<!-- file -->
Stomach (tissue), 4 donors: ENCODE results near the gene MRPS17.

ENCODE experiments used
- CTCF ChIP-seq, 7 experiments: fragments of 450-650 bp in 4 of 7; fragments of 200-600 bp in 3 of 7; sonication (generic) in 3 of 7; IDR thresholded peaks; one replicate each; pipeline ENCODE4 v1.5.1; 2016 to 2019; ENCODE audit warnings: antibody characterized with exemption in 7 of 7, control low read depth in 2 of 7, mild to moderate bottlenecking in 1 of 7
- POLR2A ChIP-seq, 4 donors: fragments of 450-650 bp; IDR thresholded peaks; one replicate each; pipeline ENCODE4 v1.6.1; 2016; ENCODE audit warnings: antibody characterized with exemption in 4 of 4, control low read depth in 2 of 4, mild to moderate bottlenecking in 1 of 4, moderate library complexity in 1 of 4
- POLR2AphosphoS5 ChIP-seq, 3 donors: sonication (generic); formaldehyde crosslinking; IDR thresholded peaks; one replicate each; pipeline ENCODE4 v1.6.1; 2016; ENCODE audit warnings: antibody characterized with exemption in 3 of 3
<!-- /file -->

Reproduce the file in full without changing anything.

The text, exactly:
Stomach (tissue), 4 donors: ENCODE results near the gene MRPS17.

ENCODE experiments used
- CTCF ChIP-seq, 7 experiments: fragments of 450-650 bp in 4 of 7; fragments of 200-600 bp in 3 of 7; sonication (generic) in 3 of 7; IDR thresholded peaks; one replicate each; pipeline ENCODE4 v1.5.1; 2016 to 2019; ENCODE audit warnings: antibody characterized with exemption in 7 of 7, control low read depth in 2 of 7, mild to moderate bottlenecking in 1 of 7
- POLR2A ChIP-seq, 4 donors: fragments of 450-650 bp; IDR thresholded peaks; one replicate each; pipeline ENCODE4 v1.6.1; 2016; ENCODE audit warnings: antibody characterized with exemption in 4 of 4, control low read depth in 2 of 4, mild to moderate bottlenecking in 1 of 4, moderate library complexity in 1 of 4
- POLR2AphosphoS5 ChIP-seq, 3 donors: sonication (generic); formaldehyde crosslinking; IDR thresholded peaks; one replicate each; pipeline ENCODE4 v1.6.1; 2016; ENCODE audit warnings: antibody characterized with exemption in 3 of 3